2

I am doing some practice on GNS3 related switch and want to allow SSH from specific VLAN Ex: vlan1

In GNS3 i used router with 16NM ethernet module to emulate switch, so i am using following command to tell allow SSH from only vlan1, it seems not working. Do i need ACL ?

ip ssh source-interface vlan 1

EDIT

I have following cisco config. but its not working

 line con 0
  stopbits 1
 line aux 0
 line vty 5 15
  access-class ALLOW-SSH in
  • Are you wanting to limit SSH on a pure router to coming from a specific subnet? – Ron Maupin Dec 4 '15 at 16:18
  • In short i want to allow SSH from only vlan1 192.168.100.X I have configured many VLAN on switch but wanted to restrict to specific vlan or subnet.. In short allow SSH from my admin network. – Satish Dec 4 '15 at 16:23
  • You didn't show the rest of the required configuration in your edit. For instance, the ACL, the line transport, etc. Also, you are only applying this to lines 5 to 15. are you sure you are getting in on onle of those lines instead of one that isn't included? – Ron Maupin Dec 4 '15 at 16:57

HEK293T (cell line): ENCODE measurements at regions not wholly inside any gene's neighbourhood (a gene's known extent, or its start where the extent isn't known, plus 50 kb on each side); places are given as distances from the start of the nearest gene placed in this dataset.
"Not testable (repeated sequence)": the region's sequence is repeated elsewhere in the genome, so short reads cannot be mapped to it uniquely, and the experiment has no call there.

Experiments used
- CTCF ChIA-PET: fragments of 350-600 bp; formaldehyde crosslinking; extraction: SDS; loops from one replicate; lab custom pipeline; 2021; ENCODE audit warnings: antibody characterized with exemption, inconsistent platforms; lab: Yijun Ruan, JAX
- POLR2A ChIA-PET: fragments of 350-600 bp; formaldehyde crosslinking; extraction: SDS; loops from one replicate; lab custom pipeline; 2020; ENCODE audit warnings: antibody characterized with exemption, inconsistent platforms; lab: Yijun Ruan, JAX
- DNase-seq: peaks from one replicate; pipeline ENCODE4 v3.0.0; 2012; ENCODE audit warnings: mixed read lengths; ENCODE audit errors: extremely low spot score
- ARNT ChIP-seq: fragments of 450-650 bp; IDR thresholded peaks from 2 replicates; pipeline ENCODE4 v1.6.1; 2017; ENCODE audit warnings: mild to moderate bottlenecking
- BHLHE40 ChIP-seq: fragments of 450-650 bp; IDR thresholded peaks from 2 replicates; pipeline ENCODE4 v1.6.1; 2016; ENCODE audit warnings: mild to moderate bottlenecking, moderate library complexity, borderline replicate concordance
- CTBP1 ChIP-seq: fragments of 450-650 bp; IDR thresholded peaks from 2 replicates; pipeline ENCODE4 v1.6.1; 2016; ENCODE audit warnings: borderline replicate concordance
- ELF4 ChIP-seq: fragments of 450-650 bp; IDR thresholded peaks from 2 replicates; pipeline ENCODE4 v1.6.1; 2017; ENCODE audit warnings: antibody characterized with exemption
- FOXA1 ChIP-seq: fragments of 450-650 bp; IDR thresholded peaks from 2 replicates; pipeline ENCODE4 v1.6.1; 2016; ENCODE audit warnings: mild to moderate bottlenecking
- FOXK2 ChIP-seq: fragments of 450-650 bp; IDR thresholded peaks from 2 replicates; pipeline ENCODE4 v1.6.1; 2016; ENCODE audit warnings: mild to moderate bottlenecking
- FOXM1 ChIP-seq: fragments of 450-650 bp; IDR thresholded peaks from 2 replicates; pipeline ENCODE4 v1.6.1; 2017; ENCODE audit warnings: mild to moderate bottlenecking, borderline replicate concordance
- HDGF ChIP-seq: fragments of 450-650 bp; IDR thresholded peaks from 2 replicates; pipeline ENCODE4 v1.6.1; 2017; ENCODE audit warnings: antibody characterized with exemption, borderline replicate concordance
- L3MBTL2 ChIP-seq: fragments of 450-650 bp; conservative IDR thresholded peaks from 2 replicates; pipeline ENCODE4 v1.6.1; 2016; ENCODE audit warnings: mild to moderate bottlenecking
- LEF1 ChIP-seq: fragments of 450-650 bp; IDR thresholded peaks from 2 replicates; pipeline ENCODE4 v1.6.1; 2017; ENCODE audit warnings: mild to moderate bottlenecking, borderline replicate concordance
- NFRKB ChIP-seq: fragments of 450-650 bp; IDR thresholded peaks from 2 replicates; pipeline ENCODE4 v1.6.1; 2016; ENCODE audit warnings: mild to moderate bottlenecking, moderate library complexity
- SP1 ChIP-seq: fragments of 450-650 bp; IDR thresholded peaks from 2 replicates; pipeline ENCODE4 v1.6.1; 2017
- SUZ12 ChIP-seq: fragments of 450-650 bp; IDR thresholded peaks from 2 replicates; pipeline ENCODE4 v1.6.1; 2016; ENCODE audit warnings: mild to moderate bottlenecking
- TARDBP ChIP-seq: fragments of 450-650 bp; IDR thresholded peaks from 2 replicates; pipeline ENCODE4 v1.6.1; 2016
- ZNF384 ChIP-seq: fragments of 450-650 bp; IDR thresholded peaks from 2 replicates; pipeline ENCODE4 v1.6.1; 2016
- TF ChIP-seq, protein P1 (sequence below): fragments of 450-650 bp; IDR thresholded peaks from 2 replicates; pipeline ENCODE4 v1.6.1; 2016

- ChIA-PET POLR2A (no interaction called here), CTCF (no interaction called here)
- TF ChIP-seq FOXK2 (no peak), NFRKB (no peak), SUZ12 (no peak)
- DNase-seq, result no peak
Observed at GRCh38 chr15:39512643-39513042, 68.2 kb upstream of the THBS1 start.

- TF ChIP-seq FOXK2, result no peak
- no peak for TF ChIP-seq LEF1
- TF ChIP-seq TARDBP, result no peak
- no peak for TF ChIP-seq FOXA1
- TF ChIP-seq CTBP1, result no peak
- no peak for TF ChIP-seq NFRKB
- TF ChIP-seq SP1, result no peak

3

You are using the wrong command. ip ssh source-interface command defines the source IP when starting an SSH session from the router. It has no effect on other traffic.

To control who can SSH into your router, you use an ACL and access-class.

ip access-list standard ALLOW-SSH
permit 192.168.100.0 0.0.0.255

line vty 0 15
transport ssh
access-class ALLOW-SSH in
  • Cool!!! thats why i wonder what is going on.. that command sounds like allow SSH from source interface. – Satish Dec 4 '15 at 16:32
  • can you see my updated question, I tried your solution but didn't work.. should i apply access list on line vty 5 15 or 0 15 ? – Satish Dec 4 '15 at 16:55
  • try vty 0 4. Don't forget the transport statement – Ron Trunk Dec 4 '15 at 16:57
  • that works!! 0 4 what is 5 15 vty for? can you explain those number? – Satish Dec 4 '15 at 17:08
  • 2
    There are 5 or 16 (depending on the sw version) possible terminal shell sessions. You could in theory have up to 16 people logged into a router. The numbers allow you to configure them individually or as a range. – Ron Trunk Dec 4 '15 at 17:09

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